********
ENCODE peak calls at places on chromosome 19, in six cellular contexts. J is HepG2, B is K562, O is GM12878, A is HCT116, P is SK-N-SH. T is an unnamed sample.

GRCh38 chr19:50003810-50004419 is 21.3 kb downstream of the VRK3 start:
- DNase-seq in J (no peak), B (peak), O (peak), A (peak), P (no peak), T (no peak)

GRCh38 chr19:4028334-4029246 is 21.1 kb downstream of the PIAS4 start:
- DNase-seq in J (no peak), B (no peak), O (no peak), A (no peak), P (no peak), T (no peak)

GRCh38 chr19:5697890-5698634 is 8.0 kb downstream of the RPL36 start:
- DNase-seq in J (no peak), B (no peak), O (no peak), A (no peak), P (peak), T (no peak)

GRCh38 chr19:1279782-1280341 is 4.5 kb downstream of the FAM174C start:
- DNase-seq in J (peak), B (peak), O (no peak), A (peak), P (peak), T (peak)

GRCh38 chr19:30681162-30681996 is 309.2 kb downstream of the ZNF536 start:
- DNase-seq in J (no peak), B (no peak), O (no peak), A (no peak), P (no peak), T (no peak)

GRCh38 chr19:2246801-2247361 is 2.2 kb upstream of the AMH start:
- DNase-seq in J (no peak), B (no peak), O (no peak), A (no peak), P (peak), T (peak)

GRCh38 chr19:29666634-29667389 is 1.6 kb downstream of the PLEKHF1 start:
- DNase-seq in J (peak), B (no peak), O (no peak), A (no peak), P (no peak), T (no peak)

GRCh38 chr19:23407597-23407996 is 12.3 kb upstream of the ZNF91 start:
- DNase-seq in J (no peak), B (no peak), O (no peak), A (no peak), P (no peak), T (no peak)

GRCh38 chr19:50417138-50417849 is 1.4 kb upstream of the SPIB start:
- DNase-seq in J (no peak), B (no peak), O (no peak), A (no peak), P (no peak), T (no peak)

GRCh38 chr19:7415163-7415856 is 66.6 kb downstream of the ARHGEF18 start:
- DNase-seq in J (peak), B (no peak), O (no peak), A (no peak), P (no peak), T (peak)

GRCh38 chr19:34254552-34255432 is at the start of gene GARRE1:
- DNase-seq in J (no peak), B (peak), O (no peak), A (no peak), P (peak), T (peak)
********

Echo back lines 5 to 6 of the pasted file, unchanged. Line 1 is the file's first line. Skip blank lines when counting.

- DNase-seq in J (no peak), B (no peak), O (no peak), A (no peak), P (no peak), T (no peak)

GRCh38 chr19:5697890-5698634 is 8.0 kb downstream of the RPL36 start: